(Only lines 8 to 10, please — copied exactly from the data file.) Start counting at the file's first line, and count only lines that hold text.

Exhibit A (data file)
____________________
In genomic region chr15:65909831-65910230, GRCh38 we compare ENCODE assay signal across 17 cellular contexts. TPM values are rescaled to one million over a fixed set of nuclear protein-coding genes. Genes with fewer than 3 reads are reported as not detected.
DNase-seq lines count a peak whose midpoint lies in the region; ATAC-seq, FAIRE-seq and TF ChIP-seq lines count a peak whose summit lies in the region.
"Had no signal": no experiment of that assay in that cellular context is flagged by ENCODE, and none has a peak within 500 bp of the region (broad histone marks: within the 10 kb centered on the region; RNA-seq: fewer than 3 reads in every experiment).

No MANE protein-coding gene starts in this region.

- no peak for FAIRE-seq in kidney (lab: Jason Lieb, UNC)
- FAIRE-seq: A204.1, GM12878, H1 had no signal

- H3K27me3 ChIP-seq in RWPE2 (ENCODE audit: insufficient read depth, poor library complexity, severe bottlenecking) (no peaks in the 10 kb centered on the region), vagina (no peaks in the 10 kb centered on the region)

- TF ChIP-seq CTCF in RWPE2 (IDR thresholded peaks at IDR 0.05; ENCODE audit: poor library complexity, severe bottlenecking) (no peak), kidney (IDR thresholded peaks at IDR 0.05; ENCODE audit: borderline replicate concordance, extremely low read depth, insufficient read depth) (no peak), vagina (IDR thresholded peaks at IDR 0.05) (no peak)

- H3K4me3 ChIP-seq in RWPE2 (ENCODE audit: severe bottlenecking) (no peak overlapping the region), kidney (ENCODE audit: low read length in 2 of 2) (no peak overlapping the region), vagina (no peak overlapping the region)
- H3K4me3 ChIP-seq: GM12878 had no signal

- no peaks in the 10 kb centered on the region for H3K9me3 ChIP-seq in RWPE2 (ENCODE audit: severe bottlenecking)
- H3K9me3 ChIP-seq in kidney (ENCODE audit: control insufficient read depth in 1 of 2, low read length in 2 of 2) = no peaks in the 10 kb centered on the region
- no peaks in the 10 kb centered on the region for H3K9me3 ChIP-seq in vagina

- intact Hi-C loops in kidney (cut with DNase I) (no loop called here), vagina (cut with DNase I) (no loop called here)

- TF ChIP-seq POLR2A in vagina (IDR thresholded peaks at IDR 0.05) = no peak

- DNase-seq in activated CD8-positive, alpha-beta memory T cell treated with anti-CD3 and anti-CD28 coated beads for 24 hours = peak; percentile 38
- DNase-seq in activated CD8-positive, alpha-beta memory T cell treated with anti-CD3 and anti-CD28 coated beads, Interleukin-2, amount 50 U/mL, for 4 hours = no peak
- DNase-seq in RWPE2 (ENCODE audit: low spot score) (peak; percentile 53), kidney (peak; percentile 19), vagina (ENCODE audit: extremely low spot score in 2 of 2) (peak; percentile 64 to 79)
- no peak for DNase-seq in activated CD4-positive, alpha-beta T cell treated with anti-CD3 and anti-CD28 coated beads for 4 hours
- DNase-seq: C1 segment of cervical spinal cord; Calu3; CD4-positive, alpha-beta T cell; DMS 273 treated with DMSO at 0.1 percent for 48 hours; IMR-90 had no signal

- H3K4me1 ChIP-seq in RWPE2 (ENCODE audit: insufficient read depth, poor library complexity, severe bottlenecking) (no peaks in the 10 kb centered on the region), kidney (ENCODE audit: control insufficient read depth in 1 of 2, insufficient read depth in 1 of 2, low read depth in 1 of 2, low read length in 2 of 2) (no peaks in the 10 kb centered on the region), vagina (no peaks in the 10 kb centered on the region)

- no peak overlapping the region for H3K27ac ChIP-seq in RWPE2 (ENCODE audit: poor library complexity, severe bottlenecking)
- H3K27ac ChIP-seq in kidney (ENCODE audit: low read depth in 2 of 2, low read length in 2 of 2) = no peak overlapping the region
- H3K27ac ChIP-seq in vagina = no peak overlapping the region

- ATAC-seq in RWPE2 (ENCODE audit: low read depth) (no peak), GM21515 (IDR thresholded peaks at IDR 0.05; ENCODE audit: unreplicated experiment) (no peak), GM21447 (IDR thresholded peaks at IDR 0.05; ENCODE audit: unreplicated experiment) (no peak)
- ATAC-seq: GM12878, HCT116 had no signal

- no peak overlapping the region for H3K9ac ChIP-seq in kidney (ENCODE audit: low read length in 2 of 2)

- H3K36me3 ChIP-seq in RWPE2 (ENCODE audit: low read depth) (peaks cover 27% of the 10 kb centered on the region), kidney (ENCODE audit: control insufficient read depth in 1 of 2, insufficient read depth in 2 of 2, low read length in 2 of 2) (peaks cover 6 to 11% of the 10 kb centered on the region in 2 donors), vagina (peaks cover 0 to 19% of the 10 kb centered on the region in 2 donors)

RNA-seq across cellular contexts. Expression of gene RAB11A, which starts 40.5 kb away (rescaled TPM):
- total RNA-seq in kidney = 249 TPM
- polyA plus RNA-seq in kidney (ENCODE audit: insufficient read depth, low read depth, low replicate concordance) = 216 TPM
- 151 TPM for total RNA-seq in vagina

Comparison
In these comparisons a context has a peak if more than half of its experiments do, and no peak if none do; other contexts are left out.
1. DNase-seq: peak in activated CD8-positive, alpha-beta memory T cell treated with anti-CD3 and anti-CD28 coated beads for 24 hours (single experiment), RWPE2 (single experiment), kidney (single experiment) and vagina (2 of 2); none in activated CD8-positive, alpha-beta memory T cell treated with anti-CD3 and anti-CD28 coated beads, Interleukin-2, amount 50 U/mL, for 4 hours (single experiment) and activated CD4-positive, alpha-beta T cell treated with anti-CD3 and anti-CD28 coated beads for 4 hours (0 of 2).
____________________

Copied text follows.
- TF ChIP-seq CTCF in RWPE2 (IDR thresholded peaks at IDR 0.05; ENCODE audit: poor library complexity, severe bottlenecking) (no peak), kidney (IDR thresholded peaks at IDR 0.05; ENCODE audit: borderline replicate concordance, extremely low read depth, insufficient read depth) (no peak), vagina (IDR thresholded peaks at IDR 0.05) (no peak)

- H3K4me3 ChIP-seq in RWPE2 (ENCODE audit: severe bottlenecking) (no peak overlapping the region), kidney (ENCODE audit: low read length in 2 of 2) (no peak overlapping the region), vagina (no peak overlapping the region)
- H3K4me3 ChIP-seq: GM12878 had no signal